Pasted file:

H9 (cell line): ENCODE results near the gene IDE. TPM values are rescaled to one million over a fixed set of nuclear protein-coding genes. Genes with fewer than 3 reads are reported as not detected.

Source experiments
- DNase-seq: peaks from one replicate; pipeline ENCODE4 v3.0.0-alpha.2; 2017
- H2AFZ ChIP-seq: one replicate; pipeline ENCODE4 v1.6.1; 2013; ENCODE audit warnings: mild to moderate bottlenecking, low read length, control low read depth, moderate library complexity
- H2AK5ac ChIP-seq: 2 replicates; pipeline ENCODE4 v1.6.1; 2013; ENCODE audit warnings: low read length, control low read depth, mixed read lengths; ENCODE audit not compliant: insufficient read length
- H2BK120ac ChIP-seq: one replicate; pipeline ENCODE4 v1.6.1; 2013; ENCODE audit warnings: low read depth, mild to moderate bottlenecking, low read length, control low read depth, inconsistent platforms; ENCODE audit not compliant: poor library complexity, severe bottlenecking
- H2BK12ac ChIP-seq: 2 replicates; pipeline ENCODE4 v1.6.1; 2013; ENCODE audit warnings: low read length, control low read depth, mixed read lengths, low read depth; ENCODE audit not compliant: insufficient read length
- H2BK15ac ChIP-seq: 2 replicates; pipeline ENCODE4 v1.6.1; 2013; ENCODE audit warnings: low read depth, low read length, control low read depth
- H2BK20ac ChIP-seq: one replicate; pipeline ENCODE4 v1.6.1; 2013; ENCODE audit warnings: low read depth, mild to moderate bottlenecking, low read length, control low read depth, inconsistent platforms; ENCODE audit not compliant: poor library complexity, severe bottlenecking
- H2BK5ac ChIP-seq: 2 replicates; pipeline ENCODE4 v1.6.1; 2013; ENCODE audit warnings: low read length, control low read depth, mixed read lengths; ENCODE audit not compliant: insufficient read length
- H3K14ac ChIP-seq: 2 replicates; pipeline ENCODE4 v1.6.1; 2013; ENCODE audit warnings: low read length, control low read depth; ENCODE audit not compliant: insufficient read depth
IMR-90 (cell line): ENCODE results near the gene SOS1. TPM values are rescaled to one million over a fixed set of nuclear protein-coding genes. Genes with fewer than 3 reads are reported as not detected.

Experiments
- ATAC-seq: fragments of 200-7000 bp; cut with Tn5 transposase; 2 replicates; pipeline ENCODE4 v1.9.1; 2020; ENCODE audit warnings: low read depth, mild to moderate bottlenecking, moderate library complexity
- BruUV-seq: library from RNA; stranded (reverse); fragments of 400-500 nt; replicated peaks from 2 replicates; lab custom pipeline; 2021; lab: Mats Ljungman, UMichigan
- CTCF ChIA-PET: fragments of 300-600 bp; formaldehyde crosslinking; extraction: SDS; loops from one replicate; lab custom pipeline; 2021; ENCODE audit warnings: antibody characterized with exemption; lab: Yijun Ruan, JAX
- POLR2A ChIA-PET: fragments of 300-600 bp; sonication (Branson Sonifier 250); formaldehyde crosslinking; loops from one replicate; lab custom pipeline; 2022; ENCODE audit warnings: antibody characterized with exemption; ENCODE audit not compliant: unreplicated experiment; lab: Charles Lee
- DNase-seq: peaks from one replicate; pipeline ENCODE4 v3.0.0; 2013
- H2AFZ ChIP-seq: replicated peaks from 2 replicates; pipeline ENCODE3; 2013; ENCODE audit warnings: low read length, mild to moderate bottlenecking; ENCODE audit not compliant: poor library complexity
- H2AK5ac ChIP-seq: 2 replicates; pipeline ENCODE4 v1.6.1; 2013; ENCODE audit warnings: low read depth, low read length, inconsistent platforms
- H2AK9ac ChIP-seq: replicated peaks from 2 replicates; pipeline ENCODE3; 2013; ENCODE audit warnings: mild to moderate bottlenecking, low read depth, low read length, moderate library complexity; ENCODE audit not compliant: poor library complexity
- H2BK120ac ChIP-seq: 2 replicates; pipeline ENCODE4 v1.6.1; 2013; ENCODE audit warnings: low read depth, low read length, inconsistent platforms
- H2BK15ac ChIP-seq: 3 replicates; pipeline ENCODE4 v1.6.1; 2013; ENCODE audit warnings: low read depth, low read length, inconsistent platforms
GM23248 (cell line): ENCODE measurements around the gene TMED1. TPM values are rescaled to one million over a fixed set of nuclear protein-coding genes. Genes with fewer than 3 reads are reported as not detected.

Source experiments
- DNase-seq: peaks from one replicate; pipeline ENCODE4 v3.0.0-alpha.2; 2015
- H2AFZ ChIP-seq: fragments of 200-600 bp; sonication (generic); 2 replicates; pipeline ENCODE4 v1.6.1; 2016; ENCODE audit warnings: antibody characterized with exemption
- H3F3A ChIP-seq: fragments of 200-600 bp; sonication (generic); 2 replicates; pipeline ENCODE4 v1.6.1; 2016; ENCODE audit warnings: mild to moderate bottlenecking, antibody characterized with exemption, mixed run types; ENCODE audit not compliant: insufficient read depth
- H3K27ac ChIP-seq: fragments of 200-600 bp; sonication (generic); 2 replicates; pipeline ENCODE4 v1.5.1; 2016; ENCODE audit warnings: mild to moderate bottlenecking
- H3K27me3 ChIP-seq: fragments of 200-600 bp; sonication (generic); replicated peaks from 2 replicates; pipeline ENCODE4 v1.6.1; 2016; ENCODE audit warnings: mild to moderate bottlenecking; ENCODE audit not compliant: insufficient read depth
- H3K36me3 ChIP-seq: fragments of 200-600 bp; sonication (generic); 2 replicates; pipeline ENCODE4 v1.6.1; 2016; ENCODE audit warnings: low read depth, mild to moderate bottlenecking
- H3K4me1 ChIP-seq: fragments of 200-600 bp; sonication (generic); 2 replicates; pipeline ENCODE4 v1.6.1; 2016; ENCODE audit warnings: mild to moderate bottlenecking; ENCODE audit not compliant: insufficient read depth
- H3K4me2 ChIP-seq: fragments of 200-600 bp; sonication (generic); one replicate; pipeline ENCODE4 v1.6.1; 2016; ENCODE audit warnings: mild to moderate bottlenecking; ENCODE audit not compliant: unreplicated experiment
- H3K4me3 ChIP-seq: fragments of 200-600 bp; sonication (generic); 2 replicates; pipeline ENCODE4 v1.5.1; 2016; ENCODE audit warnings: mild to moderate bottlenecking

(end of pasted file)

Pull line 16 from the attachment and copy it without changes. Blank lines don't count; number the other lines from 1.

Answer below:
- CTCF ChIA-PET: fragments of 300-600 bp; formaldehyde crosslinking; extraction: SDS; loops from one replicate; lab custom pipeline; 2021; ENCODE audit warnings: antibody characterized with exemption; lab: Yijun Ruan, JAX